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Teacher Wellness

Creating a Compassionate Classroom

Creating a Compassionate Classroom (ATA 2015, 12) states,

Changes in thinking, mood or behaviour that are troubling, last longer than two weeks, or are interfering with everyday life should prompt an evaluation by a doctor or other mental health professional. A family doctor is a good place to start, as they can rule out any other causes for changes in thinking, mood or behaviour and can refer patients to another mental health professional like a counsellor, psychologist, psychiatrist or social worker.

Symptoms vary with each person and type of mental illness, but the following are some of the common symptoms to watch for:

  • Sudden withdrawal from friends and family
  • Confused thoughts, delusions and/or hallucinations
  • Extreme fears or anxiety that seem out of proportion to circumstances or events
  • Lack of motivation for a prolonged period of time (longer than two weeks)
  • Persistent feelings of helplessness or hopelessness
  • Loss of interest in activities previously enjoyed
  • Extreme mood swings between depression and mania, sometimes with overly reckless behaviour
  • Repeated, unusual actions such as handwashing or checking of lights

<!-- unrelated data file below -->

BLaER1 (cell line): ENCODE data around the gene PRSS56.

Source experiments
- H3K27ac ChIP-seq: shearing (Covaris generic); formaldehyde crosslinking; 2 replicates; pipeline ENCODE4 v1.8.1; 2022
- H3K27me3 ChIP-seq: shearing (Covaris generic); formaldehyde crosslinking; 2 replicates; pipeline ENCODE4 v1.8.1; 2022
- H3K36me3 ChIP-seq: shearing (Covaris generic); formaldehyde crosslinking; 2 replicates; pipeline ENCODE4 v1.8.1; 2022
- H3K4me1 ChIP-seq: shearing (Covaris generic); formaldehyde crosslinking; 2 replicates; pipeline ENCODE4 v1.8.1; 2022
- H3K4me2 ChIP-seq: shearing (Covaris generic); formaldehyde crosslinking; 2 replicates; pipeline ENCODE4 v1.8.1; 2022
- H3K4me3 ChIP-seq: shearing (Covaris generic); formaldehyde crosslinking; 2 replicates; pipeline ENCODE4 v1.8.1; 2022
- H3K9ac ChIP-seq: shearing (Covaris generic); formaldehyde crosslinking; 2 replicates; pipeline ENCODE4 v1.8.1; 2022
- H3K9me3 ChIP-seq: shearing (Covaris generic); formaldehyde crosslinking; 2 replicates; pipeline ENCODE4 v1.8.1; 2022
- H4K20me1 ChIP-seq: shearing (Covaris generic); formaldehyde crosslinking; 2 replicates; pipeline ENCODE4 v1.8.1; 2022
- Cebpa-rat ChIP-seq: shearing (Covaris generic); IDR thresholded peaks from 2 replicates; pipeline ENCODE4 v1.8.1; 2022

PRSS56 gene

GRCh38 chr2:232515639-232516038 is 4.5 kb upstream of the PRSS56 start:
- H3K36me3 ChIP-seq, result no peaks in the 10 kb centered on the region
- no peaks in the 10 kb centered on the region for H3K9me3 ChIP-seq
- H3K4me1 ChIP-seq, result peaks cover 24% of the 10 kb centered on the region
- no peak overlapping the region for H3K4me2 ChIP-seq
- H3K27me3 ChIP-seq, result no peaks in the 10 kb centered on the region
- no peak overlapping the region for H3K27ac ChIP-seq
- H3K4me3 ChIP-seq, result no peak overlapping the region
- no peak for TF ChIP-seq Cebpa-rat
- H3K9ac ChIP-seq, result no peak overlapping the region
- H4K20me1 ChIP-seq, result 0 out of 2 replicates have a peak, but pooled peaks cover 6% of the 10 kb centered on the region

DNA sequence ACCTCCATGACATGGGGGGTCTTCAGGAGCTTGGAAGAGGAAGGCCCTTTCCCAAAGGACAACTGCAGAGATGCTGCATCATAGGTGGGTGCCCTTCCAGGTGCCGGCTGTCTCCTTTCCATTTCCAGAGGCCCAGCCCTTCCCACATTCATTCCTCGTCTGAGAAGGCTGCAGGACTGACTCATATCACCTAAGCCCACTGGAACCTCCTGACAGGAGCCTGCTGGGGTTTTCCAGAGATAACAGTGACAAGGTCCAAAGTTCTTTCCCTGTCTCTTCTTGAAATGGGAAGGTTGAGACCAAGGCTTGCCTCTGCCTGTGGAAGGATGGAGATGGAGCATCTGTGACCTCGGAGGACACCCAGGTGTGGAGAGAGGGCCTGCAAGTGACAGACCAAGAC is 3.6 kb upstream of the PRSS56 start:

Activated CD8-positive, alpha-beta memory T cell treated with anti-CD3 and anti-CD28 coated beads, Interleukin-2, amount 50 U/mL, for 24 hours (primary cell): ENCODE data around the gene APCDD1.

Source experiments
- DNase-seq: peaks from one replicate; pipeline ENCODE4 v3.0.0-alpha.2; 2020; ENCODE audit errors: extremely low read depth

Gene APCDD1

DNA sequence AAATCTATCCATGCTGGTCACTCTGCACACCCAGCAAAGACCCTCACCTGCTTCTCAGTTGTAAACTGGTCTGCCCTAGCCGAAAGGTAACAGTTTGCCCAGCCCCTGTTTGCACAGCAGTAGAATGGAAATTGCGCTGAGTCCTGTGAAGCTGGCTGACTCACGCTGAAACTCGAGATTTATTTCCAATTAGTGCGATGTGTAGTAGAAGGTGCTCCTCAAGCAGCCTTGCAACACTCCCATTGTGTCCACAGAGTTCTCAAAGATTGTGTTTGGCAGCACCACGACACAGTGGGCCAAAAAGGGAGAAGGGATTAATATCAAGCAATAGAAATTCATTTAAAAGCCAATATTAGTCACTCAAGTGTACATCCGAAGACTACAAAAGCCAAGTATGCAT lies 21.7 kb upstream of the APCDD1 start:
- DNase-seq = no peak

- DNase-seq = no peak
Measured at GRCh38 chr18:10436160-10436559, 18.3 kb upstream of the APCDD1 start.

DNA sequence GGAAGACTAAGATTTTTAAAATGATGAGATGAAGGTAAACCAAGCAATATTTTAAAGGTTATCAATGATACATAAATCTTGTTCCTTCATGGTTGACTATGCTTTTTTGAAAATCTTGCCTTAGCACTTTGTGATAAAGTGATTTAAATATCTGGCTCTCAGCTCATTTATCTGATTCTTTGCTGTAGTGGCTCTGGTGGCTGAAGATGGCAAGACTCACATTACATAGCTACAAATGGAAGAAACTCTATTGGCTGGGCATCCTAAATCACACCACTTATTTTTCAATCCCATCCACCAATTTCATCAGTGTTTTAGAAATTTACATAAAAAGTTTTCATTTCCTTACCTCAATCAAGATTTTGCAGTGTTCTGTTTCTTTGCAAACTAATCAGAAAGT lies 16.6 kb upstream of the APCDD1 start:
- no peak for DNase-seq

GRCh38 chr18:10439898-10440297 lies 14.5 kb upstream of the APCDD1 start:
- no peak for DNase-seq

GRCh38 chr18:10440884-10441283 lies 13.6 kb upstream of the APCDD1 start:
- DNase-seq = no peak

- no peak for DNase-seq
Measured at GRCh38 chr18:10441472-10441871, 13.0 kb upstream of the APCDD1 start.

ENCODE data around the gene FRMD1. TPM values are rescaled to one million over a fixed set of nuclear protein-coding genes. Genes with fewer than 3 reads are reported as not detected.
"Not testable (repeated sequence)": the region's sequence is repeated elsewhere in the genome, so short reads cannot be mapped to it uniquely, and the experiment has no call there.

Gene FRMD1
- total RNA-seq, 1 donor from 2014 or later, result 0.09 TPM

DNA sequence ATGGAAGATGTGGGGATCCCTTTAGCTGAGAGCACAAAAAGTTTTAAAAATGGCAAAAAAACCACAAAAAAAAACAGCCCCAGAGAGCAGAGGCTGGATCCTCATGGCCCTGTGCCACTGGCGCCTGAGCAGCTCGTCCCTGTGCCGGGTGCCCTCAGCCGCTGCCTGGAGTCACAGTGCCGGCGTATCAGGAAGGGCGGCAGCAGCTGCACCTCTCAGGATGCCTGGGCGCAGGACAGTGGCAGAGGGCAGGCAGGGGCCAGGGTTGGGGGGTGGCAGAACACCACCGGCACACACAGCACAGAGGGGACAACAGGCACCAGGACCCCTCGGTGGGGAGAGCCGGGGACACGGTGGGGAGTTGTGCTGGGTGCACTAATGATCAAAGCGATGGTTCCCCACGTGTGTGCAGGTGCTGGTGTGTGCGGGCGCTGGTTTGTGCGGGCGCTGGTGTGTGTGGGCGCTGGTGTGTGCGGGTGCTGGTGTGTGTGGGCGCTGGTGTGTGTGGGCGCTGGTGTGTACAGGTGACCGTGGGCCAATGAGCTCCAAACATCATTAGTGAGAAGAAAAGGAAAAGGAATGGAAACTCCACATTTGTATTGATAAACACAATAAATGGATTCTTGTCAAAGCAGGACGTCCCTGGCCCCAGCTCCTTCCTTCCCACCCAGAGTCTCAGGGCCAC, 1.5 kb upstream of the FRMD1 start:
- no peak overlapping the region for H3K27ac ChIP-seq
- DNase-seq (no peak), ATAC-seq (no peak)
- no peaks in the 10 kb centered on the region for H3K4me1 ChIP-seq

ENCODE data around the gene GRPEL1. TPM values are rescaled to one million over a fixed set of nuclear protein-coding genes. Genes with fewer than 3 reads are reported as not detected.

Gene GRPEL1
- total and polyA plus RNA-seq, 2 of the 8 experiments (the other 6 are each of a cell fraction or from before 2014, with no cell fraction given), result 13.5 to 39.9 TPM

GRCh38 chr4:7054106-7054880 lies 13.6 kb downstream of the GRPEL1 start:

• Unexplained physical symptoms such as nausea, trembling, fatigue or headaches
  • Difficulty concentrating, maintaining attention and/or sudden irritability
  • Disruption to usual sleep patterns
  • Serious disturbance in eating patterns accompanied by a preoccupation with body image
  • Talk or thoughts of suicide

The resource outlines the following ways to help a student, colleague, friend or loved one:

  • Be aware of the mental health and behaviour of the people around you and when you see worrying behaviour, act on your intuition.
  • Talk to the person in a caring and respectful manner. Keep in mind that the stigma surrounding mental illness is the biggest reason why people do not seek the help that they need.
  • Communicate the things you have noticed that concern you. Talk about behaviour rather than the student as an individual; rather than saying, “you are acting strange,” talk about the specifics you have noticed without placing judgment.
  • If you have spoken with the student and you remain concerned, talk to the most appropriate person in your school. This may be a counsellor, social worker, nurse, psychologist, your department head or principal. Setting up a procedure beforehand is the best thing a school can do. You can find more information on this in the “How do we make our schools more compassionate?” section on page 29.
  • You may need to alert the parent(s) or guardian(s) that the student is in need of additional help and/or outside resources.
  • If necessary, refer the student to an outside mental health professional to assist with obtaining any necessary treatment for the student. The student, teacher, parent(s)/guardian(s), along with the mental health professional(s) should work as a team to develop strategies to support the student in the school.

Read the full Creating a Compassionate Classroom booklet.